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Okie Noodling Oklahomans grab life by the gills

By Emilia Buchanan I

told my girls, ‘If I don’t come up, don’t come in the water after me. Just go home and get your mother.’”

Jerry Brownen’s two young girls took heed of their father’s words and quietly started back home. Finally, Brownen, who had found himself tangled up in a rusty car body beneath the water’s surface, emerged from the murky river. He was gasping for breath and wrestling with a fl athead catfi sh the size of a toddler. Brownen, 69, now a retired noodler, made a name

for himself in Gracemont, Okla. “I used to really enjoy it,” Brownen said. “I used

to take my girls with me, and I even taught my youngest how to noodle. I have quite a reputation in Gracemont; that’s where the majority of my noo- dling was. The doctor fi nally made me quit, though, because I got bit one too many times.”

An Okie Tradition “‘Noodling’ means going fi shing with nothing but

a stringer in your pocket, bare knuckles and bare hands,” said Cotton Electric Cooperative member Clarence “Scooter” Bivins. “You pull the fi sh out of its natural habitat using nothing but sheer grit—no use of hooks, tackle or anything like that. You just need a regular Oklahoma fi shing license. “‘Grabbling’ is what we were raised calling it,” Bivins continued. “I have also heard ‘grappling,’ like in wrestling. In Louisiana, it’s called hogging. And of course, there’s ‘noodling’ or ‘hand fi shing.’” Bivins, champion of the 2010 Okie Noodling tournament and star of History Channel’s television show, Mudcats, has been noodling since he was just 4 years old, catching his fi rst catfi sh at age 10. For him and Brownen, noodling dates back as far as they both can remember. “I remember going to Red River, hanging onto Dad’s back like my son, Nathan, does to me,” Bivins said. “Back then, we’d walk down to the river three or four miles in 100-degree heat; and if we caught a fi sh, we’d have to drag him back up the river or carry him back to the pickup. Walking four miles on that sand can get pretty gruesome.”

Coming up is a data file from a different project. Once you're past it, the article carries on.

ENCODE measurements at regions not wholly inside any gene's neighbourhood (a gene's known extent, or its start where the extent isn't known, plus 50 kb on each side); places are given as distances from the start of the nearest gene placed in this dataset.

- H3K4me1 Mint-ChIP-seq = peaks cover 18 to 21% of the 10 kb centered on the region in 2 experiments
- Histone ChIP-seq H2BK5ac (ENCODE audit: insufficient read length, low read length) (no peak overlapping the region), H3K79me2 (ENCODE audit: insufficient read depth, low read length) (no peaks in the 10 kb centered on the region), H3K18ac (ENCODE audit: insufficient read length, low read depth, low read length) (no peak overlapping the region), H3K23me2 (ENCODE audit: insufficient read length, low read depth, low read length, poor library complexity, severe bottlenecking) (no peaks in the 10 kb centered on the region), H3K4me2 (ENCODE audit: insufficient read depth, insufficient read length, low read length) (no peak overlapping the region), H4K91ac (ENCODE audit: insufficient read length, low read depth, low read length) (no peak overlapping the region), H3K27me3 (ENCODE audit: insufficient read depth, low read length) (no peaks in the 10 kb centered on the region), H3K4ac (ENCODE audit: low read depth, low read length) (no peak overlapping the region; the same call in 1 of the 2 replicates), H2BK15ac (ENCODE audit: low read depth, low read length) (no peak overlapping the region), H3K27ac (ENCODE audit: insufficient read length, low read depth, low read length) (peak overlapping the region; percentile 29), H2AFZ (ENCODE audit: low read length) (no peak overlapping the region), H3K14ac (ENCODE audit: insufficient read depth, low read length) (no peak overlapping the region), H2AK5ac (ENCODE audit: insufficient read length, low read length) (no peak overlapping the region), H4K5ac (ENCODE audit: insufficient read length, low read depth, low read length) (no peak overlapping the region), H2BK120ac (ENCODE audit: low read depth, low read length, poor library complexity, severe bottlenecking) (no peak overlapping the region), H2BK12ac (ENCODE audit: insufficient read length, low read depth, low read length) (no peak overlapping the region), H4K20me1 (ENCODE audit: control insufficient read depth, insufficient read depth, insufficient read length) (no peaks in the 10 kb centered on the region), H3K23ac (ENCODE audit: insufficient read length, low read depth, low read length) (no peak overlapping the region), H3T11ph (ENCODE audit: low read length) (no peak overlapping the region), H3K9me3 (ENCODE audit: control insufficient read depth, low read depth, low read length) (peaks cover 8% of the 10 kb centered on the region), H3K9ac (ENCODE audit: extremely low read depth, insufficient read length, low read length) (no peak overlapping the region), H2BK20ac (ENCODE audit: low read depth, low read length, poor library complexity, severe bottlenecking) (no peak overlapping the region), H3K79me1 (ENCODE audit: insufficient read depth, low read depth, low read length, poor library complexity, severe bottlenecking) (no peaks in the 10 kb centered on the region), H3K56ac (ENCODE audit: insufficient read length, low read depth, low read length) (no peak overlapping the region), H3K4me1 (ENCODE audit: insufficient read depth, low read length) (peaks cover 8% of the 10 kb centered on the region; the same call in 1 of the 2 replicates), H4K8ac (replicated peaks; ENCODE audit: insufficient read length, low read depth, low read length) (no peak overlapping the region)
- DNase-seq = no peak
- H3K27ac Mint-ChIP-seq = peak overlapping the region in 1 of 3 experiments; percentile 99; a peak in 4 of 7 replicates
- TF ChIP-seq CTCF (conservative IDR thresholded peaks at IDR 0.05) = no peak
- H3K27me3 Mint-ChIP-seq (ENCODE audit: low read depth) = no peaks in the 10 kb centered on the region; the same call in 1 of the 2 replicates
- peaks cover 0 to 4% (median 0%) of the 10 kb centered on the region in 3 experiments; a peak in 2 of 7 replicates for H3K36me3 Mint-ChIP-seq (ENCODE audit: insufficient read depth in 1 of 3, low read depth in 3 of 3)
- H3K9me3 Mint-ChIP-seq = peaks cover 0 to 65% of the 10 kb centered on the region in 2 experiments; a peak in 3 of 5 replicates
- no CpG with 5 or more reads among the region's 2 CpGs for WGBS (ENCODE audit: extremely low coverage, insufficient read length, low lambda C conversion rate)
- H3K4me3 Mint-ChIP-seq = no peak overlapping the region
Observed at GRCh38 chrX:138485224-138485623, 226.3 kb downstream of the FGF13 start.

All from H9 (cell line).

Noodling is a way of life for those who partake. Some enjoy the mere sport of it while others noodle to put food on the table for their families. Now legal in only 17 states in the United States, noodling is an ancient practice that far predates both Bivins and Brownen. “Noodling is a traditional Native American re-

source harvesting technique that was passed on to early settlers,” said Brad Beesley, creator of the 2001 documentary, Okie Noodling, and the man behind the Okie Noodling tournament held in Pauls Valley. “It has now evolved into an extreme sport, and its popularity has doubled because of Mudcats and Okie Noodling. “What’s attractive about the sport is that anyone can do it,” he added. “It’s a sport for all classes. It’s not expensive since you’re not buying rods or boats. All you need is your hands and some time.” Beesley, who now lives in Austin, Texas, did not